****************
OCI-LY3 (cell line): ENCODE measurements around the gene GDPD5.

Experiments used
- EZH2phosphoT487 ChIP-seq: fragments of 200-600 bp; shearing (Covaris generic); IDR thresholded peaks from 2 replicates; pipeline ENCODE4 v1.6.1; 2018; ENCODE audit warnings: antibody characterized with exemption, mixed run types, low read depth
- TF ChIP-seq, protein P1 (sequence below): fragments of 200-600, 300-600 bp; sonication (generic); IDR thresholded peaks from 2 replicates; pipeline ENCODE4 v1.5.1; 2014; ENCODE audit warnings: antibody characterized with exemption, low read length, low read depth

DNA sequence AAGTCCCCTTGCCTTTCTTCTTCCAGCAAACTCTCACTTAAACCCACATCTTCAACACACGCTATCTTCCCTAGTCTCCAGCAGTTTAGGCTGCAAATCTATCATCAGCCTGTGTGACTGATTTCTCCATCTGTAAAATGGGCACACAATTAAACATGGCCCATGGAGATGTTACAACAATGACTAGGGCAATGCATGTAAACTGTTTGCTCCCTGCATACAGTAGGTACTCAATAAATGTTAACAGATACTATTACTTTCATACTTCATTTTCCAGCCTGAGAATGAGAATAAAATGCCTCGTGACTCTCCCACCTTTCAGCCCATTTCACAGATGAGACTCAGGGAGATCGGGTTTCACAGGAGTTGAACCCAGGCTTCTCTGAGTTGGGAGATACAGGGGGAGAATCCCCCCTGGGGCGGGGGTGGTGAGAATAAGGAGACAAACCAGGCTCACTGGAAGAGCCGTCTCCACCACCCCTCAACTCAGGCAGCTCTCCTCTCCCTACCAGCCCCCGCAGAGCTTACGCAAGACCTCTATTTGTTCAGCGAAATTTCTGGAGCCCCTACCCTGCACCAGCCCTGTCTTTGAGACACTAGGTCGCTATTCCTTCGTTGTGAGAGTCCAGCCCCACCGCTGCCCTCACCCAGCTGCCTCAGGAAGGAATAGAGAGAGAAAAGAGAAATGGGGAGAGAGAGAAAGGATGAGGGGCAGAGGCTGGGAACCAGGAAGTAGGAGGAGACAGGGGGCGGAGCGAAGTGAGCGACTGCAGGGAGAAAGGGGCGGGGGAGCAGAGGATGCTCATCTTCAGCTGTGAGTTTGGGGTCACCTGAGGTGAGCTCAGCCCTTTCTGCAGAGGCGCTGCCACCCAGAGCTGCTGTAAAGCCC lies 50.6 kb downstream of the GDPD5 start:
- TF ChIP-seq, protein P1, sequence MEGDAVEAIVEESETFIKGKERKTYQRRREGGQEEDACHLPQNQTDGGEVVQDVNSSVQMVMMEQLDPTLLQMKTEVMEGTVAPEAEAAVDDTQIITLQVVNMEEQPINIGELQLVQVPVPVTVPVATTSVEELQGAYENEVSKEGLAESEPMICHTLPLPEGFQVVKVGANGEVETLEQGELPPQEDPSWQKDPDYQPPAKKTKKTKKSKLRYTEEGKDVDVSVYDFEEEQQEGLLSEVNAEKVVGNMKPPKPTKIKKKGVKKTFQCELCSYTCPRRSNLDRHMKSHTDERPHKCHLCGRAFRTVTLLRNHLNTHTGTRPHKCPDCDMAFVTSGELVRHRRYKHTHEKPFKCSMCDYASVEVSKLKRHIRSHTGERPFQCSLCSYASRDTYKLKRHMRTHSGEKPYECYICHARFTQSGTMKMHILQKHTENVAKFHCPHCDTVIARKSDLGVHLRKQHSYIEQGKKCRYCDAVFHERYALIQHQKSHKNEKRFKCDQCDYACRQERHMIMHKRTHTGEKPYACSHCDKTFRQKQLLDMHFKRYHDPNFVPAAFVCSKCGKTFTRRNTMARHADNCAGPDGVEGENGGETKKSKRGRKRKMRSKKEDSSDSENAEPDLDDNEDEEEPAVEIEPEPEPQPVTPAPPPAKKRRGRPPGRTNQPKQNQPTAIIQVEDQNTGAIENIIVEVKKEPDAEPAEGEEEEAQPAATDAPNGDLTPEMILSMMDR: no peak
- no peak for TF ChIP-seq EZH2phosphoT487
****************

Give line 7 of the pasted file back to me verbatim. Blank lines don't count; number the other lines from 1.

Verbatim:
- no peak for TF ChIP-seq EZH2phosphoT487